Parameter expansion in Bash

The ‘$’ character is used for parameter expansion, command substitution, or arithmetic expansion. It is very useful if you want to manipulate the values of variables without using some other external command like sedawkpython etc. In this article you will learn more about how to use parameter expansion in Bash.

First of all, is important to tell some things about the syntax.

In this example, you can see some basic syntax of bash parameter expansion. We assigned a value to dir variable. In the next lines, we used “$” to expand the value for the symbol dir. As you can see, the expansion can be used in any kind of contexts. The parameter name or symbol to be expanded may be enclosed in braces (check the last line of the example), which are optional but serve to protect the variable to be expanded from characters immediately following it which could be interpreted as part of the name. When using braces not to create ambiguity, the matching ending brace is the first ‘} not escaped by a backslash or within a quoted string, and not within an embedded arithmetic expansion, command substitution, or parameter expansion.

Default shell variable value

Parameter expansion can be used to set a default value for a shell variable. If the value is not provided, then the interpreter will use the default value for the variable. This is useful when you want to make your script runnable even without providing any parameters.

The script from the example takes as a parameter a name for a directory and some permissions. Permissions have a default value set to ‘0755’. The script checks if a directory name was provided but does not care if the user does not provide some value for permissions, because it will use the default value.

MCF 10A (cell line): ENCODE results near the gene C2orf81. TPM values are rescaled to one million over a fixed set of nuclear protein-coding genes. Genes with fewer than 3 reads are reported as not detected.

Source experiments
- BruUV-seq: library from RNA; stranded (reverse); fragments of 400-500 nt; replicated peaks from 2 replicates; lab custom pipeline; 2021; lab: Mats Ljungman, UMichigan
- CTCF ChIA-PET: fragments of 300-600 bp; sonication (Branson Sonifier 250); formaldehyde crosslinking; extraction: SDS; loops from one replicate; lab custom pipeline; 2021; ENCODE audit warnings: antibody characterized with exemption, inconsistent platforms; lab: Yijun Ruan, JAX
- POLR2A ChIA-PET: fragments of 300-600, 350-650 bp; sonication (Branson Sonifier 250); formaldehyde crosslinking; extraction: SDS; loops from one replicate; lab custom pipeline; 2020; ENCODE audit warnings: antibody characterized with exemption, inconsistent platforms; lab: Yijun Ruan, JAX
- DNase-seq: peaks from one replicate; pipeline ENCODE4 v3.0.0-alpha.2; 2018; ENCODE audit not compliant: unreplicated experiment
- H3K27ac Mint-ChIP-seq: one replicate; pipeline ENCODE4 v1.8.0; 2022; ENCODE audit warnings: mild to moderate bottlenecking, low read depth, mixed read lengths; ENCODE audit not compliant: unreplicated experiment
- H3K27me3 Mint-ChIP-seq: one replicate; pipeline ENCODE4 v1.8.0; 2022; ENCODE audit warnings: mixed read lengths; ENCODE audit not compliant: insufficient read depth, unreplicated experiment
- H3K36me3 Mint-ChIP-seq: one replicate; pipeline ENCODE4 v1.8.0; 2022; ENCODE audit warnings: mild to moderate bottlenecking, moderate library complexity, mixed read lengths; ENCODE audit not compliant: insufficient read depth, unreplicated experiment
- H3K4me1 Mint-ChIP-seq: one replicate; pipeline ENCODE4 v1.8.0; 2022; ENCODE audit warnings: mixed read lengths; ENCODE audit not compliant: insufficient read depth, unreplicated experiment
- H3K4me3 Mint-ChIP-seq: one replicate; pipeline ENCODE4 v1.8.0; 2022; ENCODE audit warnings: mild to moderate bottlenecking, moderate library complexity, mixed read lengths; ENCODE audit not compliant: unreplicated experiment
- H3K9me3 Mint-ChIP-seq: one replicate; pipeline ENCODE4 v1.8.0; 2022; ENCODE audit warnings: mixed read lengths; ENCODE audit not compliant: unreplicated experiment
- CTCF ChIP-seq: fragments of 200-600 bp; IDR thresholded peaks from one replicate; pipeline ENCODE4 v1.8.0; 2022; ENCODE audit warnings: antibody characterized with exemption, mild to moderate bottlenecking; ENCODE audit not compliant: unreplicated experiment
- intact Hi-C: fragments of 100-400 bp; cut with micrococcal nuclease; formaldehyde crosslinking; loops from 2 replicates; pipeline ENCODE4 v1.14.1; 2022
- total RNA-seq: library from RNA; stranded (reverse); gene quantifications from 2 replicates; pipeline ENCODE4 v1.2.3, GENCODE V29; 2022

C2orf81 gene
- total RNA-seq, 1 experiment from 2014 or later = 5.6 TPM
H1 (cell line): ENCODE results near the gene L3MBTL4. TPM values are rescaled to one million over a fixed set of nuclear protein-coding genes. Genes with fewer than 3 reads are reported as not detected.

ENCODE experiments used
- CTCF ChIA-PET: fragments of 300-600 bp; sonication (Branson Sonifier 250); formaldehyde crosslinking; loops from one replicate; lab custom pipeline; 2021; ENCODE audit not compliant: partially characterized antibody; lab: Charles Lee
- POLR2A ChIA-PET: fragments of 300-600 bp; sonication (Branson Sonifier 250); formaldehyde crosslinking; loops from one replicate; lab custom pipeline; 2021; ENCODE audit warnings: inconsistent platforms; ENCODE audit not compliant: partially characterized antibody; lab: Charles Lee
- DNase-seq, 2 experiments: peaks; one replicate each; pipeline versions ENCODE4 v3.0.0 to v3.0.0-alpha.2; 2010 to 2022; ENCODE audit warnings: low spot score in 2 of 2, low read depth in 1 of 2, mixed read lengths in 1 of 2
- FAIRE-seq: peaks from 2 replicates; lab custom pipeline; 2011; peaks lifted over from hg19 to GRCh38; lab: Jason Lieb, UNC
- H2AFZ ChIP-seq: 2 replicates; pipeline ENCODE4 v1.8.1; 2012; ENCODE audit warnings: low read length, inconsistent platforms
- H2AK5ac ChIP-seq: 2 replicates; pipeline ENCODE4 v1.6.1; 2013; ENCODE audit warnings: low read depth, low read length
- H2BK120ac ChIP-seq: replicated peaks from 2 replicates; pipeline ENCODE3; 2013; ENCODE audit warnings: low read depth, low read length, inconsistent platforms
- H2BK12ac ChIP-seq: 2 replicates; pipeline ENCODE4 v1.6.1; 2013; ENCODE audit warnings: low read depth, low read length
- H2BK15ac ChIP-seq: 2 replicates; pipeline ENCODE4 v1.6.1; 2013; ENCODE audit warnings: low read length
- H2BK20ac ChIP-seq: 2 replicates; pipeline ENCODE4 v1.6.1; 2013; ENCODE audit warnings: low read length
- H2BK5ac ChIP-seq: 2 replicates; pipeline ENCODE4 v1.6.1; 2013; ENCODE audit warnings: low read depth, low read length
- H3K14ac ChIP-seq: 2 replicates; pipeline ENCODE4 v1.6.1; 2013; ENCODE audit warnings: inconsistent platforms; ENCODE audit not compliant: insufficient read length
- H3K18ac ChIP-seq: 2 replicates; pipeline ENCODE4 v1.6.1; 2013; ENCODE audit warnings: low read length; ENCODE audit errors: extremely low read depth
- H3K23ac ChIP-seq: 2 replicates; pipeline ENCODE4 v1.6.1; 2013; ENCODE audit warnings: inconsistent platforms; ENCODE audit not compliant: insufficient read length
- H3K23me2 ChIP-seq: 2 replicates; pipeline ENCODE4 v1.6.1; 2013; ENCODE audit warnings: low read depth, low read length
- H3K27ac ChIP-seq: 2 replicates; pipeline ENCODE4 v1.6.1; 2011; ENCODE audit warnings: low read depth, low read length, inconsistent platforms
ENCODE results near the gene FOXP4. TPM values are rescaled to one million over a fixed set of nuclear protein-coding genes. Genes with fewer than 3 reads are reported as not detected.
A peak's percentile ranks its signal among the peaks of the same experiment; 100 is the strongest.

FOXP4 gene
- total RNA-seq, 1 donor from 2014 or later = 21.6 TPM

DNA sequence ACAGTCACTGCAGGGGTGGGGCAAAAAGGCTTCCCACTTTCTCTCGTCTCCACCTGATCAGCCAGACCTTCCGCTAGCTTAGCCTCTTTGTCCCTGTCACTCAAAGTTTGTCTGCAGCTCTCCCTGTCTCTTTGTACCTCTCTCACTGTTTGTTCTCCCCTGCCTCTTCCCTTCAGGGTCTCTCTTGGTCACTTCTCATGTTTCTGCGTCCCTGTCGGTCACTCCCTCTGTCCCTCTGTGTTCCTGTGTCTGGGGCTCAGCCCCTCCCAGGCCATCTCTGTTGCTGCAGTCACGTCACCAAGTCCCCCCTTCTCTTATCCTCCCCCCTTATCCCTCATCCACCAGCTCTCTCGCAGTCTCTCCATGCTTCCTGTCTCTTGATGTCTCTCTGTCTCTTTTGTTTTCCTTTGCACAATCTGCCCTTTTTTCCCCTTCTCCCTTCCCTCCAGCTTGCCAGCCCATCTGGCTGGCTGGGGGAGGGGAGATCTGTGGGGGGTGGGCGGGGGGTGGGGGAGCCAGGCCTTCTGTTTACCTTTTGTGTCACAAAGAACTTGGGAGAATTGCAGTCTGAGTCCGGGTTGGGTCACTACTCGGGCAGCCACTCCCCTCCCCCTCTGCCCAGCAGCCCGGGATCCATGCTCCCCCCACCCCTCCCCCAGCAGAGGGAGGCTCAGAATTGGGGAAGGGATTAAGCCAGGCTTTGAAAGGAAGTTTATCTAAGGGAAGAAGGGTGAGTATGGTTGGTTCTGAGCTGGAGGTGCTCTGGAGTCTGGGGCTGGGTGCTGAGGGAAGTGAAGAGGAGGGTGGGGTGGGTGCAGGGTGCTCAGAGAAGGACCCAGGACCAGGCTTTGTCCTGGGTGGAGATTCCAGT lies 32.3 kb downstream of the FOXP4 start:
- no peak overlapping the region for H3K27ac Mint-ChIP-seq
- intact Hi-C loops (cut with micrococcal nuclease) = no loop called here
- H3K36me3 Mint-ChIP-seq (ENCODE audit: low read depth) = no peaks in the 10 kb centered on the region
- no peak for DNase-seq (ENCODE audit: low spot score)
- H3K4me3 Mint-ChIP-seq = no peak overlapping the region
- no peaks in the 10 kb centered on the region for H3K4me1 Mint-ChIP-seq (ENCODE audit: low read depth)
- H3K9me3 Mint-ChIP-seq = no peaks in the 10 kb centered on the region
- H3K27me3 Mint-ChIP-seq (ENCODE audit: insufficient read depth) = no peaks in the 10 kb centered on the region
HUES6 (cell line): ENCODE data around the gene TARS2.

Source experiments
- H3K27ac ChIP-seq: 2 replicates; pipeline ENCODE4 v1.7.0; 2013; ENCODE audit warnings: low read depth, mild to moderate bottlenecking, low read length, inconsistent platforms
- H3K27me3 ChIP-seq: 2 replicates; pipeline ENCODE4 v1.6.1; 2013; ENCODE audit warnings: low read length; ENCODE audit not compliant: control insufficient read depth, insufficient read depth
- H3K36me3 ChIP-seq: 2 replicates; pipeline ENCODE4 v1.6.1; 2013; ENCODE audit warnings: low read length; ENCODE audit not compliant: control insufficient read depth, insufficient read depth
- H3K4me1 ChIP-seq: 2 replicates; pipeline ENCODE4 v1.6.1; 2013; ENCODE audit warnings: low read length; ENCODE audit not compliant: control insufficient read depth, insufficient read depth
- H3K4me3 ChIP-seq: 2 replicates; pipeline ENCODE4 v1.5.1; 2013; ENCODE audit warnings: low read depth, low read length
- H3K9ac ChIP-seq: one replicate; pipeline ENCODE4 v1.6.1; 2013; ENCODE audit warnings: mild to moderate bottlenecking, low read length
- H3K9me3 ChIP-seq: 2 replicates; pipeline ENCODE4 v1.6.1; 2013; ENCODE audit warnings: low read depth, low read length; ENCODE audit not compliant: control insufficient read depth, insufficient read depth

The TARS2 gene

To set a default value for a variable you can also use this syntax:

${varName:=val}

This syntax will set value val to varName if varName does not have any value set. The differece between this syntax and the syntax from the example with directory creation is that the := will not work with positional parameter arguments.

Display error if value not set

To display an error and stop the script execution if the value for a variable is not set, you can use the following syntax:

dirName="${1:?Usage: ./script.sh /name/of/dir}"

Length of variables

In case of strings or arrays, you can easily find the length of a variable using the following syntax:

var="Hello World!"
len=${#var}
echo "The length is: ${len}"

Process values using patterns (RegEx)

To remove a substring from the front of a value you can use the following syntax:

  ${var#Pattern}
  ${var##Pattern}
  # example: get only the file name from a path
  src="/var/log/nginx/access.log"
  echo "${src##*/}"

To process a string and strip a substring from the back you can use this syntax:

  ${var%Pattern}
  ${var%%Pattern}
  # Example: remove extension
  var="archive.tar.gz"
  echo "Name: ${var%.tar.gz}"

Replace substring in a string value

To avoid the use of external commands like sed or awk you can exploit parameter expansion to replace a substring in a string, based on a provided pattern.

  ${var/Pattern/ReplacementString}
  # Example: replace hello with greeting
  input="Hello, World!"
  echo "New string is: ${input/Hello/Greeting}"

Converting char case (Upper <-> Lower)

  name="KernelPanic"
  echo "UPCASE: ${name^}"
  echo "Lowercase: ${name,,}"
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